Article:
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Making a Difference conference at Schweitzer Mountain Resort

North Idaho-especially Sandpoint and Bonner County-can take pride in initiatives that certain groups have  organized to eradicate prejudice and to promote diversity and good will. Take, for example, the Bonner County Human Rights Task Force sponsored "Making a Difference" Conference held on August 8-11, 2001 at Schweitzer Resort. With a membership of well over 300, the Task Force-active in the community since 1992-works to promote tolerance, support human dignity, and educate adults and youth.
     The first annual conference included various seminars and workshops conducted by human rights professionals,
including Loretta Ross, founder and executive director of the Center for
Human Rights Education in Atlanta, Georgia, who gave the keynote address on the evening of August 8.
     Ross's lecture, held in a conference room at the Schweitzer Resort, was filled to the brim with human rights advocates of all shapes, sizes, and colors.  Human rights activist Loretta Ross spoke with humor, poise, and eloquence on the topic of "Bringing Human Rights Home." Ms. Ross is involved with various "rights" issues-social, political, civil, and women's rights, including reproductive and abortion rights-but her primary concern is with human rights, which she interprets as a movement of love, compassion, and justice for all. She believes that “people are people are people,” although she laments that we have acquired a certain parochialism-a narrow-mindedness-that makes us like only that which is similar to ourselves.
     Ross asserts that, in order to change, we need to deprogram ourselves to appreciate that which is different. Ross's began her career working at the first rape crisis center in Washington, DC, and continued in the field of women's rights for 20 years, at which time she was offered a position with the CDR, monitoring hate groups in the US. She was fighting against racism, against hatred, against injustice, but, she  contends, after a time she began to question what was she fighting for. That question led her to the ideology of Dr. Martin Luther King.
     Just days before he was assassinated, King expressed his intention to establish a human rights movement, rather than a civil rights movement, Ross maintains, in which everyone is treated equally, with dignity and respect. Civil rights, she explained, are only one of five components of human rights that include civil, political, economic, social, and cultural rights. The problem with the civil rights movement, according to King, was that it was incomplete.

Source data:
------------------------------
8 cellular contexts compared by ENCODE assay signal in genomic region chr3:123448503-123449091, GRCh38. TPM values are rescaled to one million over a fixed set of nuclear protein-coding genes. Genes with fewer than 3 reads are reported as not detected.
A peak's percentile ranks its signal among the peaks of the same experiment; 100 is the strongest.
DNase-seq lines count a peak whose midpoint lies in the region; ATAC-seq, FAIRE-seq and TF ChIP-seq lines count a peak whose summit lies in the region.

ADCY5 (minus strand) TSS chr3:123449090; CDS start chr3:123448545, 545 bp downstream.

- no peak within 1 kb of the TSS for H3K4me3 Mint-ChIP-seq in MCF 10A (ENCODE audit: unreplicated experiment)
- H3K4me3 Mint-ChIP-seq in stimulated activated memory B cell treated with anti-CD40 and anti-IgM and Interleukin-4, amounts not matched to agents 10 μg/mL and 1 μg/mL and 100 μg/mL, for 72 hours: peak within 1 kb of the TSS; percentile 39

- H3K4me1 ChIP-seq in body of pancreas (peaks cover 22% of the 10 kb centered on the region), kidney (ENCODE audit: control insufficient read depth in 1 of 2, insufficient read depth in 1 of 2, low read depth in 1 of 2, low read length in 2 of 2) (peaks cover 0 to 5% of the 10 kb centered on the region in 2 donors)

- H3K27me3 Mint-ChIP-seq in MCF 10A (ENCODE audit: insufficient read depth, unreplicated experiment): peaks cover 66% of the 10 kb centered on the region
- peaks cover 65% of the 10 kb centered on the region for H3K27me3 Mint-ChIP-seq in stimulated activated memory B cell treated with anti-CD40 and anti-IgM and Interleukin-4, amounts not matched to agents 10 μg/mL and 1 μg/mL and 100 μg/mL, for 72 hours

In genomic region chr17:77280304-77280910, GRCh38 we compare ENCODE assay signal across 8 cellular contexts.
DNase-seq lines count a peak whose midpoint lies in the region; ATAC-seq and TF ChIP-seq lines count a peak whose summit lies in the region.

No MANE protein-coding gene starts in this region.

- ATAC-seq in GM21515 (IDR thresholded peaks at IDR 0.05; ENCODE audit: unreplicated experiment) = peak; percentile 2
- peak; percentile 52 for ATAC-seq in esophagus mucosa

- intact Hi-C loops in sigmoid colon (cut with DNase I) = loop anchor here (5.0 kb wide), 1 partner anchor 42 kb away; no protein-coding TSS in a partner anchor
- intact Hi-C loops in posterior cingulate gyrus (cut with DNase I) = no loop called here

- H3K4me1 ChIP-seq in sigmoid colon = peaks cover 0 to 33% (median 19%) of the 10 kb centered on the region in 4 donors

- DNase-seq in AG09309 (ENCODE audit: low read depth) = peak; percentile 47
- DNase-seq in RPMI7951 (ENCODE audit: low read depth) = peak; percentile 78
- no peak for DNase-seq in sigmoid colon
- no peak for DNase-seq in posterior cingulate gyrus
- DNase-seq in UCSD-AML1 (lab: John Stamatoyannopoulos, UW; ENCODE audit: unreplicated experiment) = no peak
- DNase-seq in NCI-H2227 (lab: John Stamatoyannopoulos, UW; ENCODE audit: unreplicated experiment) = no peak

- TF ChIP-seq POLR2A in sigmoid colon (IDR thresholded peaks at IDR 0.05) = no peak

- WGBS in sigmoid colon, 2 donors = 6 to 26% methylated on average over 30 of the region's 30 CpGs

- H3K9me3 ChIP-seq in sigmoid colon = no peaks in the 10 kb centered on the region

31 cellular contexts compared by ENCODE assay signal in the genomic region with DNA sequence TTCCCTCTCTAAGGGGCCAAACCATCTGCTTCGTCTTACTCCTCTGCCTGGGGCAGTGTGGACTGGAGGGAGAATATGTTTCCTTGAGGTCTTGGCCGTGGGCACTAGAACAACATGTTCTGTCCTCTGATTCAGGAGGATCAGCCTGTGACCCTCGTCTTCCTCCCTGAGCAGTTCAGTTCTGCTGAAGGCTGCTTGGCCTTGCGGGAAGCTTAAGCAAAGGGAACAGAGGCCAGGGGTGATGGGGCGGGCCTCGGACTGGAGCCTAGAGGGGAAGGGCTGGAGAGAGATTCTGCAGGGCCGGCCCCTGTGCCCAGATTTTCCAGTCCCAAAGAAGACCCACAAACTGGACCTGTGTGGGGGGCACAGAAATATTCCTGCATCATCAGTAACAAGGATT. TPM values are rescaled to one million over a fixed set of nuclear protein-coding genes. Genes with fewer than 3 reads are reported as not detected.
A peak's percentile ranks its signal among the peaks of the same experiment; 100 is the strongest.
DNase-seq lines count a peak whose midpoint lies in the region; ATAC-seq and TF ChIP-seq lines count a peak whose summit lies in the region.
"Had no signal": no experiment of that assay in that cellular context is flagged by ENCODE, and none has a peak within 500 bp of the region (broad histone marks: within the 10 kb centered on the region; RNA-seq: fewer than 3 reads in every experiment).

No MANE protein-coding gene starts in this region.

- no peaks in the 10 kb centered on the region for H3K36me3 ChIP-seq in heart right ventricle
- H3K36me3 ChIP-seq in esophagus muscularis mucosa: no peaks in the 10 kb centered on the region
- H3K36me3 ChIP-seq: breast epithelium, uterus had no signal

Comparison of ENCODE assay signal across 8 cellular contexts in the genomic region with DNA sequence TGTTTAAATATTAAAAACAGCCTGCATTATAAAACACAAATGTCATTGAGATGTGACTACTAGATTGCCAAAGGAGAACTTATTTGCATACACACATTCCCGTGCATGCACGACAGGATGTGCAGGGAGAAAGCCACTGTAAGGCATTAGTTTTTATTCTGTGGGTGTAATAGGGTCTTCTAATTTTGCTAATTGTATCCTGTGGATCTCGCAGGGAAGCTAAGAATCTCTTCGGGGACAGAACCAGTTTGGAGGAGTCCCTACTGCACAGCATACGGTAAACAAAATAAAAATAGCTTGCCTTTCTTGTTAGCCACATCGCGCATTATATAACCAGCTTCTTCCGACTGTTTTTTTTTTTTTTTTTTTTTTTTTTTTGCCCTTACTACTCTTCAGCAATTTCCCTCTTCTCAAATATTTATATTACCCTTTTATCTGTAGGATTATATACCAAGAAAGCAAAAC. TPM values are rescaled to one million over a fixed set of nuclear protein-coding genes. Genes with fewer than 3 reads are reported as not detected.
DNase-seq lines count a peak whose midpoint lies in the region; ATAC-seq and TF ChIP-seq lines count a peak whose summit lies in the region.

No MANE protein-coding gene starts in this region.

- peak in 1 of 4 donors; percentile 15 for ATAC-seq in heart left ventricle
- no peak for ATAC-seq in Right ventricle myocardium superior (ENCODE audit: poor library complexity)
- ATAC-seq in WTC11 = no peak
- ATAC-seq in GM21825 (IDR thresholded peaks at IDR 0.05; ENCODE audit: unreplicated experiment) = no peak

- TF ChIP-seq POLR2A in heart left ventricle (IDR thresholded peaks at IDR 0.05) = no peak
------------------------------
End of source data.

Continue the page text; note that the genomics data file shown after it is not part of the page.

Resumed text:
Ms. Ross's decision to stop being against, to stop separating, is the kind of positive critical thinking that leads to positive change. The time for being against is over. There is a shared feeling-in north Idaho and elsewhere-that we are somehow heading toward a point of healing and wholeness. To be against things is negative. You can't change anything by being against-the world is what it is. Negative energy will just boomerang back and make things worse.
     Ms. Ross is a discerning social critic: she has played the role of skeptic; she has exposed limitations, taken issue, advanced a contrary view, punctured myths. But now, she assumes the role of advocate, seeking to persuade us that something deserves our attention and merits a closer look.
     Although the process of supportive elucidation implies the opposite: that there are things in our society that are flawed, even pernicious, Ms. Ross has seen both sides of the fence and is telling us that we
need to look forward and strive to make things whole again.
     Ross believes everyone deserves access to adequate food, clothing and shelter, and the right to practice the culture and speak the language of their choice. This does not exist in America, or in most of the rest of the world. Ross maintains that the real devil within is that Americans are consumed with the right to have more, rather than to be more. The first step in resolving these inequities, Ross suggests, is to become aware of and to appreciate the privilege in our lives; to learn to talk to people without insulting their humanity; and, finally, to learn to be proud of being of European descent without elevating it over others.
     The last point, Ross believes, is the cause of much contention between races. Those who have lost their culture, she claims, envy-and therefore feel the need to subjugate-those who have cultural integrity. She admonished the crowd to find their roots, and to take pride in their culture.
     To conclude, Ms. Ross suggested that more human rights need to be incorporated into our political system; that America needs to acknowledge its obligations internationally by joining the global human rights movement already in existence; and, above all else, that we need to build a world that protects human rights.
     Other presenters at the conference included Judy Brown, Boise-based trainer for United for a Fair Economy headquartered in Boston, Massachusetts; Dr. Anne Perkins, professor at Carroll College; Kathy McGinness, staff member of the Institute for Peace and Justice; and
Thomas Warfield, founder and artistic director of PeaceArt International.

     Christine Holbert is the owner and creative drive behind Lost Horse Press, a small literary press, that is now operated out of Oden Bay.

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